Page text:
Just How Healthy Is the Avocado?

The avocado is ripe with flavor, obviously, but also many components beneficial to your health. Actually, you may be surprised to learn that the healthiest parts of the avocado most people just throw away.

Like all fruits, it is the meaty, fleshy part that you want to eat. Sure, some people eat apple peel but not banana peel, for example. We also throw out the seed(s), or the pit; and, according to a new study, that might be a huge mistake (at least, if you are trying to get the most nutrition for your buck).

Study co-author Debasish Bandyopadhyay, of the University of Texas Rio Grande Valley, explains, “It could very well be that avocado seed husks, which most people consider as the waste of wastes, are actually the gem of gems because the medicinal compounds within them could eventually be used to treat cancer, heart disease, and other conditions.”

This is a landmark study that has been presented at the American Chemical Society.

He goes on to say, “Our results also suggest that the seed husks are a potential source of chemicals used in plastics and other industrial products.”

With that in mind, then, he reports that scientists theorize avocado seed husks could, in fact, be a “gold mine of medicinal compounds” which might actually help “treat a whole host of host of debilitating diseases.”

More importantly than what science is learning about the avocado, we should also consider that the world is simply going avocado crazy right now. According to the Hass Avocado Board, approximately 5 million tons of avocado are produced around the world every year. In the United States, alone, roughly 2 billion pounds are sold annually; but most people eat only the flesh and throw out the seed (and its husk).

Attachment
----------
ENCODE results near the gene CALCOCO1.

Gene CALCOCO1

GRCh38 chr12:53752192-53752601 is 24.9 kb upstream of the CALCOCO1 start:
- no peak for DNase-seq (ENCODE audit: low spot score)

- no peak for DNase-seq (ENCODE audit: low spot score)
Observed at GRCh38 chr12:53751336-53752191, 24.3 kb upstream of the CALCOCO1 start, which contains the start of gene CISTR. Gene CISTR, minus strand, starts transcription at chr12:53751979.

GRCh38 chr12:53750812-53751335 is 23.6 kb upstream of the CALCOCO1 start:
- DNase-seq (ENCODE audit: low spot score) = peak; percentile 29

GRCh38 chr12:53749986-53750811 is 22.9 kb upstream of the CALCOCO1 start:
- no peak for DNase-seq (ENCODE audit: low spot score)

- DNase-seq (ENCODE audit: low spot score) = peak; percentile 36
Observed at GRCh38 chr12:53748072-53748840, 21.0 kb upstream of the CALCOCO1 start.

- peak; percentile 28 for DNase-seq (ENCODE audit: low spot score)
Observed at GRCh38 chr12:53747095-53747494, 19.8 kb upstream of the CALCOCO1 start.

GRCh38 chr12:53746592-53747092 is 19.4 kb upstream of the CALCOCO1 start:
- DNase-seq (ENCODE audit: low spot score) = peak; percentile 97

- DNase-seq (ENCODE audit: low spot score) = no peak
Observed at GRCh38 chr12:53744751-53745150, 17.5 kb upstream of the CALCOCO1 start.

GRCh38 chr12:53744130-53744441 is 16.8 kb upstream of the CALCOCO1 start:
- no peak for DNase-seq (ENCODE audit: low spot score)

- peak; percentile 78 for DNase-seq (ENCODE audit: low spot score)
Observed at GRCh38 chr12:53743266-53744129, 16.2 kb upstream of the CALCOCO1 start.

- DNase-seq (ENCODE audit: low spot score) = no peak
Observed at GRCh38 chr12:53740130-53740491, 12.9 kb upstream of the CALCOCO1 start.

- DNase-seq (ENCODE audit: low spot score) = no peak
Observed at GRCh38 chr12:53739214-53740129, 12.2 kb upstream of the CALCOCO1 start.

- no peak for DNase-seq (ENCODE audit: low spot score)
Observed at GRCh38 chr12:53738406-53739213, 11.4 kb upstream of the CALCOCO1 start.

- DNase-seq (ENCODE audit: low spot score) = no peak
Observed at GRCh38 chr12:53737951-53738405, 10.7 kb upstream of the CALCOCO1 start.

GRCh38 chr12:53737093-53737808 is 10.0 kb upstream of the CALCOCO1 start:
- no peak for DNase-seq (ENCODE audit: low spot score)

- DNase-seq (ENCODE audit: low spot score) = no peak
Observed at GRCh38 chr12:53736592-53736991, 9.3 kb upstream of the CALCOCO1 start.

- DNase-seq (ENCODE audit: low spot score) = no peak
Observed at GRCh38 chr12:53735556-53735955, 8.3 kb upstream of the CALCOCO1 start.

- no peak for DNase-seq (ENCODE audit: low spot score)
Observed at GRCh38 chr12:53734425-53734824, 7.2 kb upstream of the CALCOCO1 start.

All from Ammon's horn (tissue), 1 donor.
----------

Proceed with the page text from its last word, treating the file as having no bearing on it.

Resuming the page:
In all, the student research team found that more than avocado husk oil and its wax—just the husk, alone—contains more than 130 different compounds. This includes the anti-viral agent docosanol (sold as a cold sore treatment under the brand name Abreva) as well as lauric acid (shown to increase levels of high-density lipoprotein, the “good cholesterol). Also, they found the anti-cancer molecule heptacosane which is not actually present in the meat of the fruit at all.

In addition to all of these health benefits, the team also found molecules that are helpful for consumer products. This includes Butylated hydroxytoluene, which is an anti-oxidant molecule that the food industry uses as a preservative. Also, Benzyl butyl phthalate, which is used in plastics like PVC to make them more flexible.

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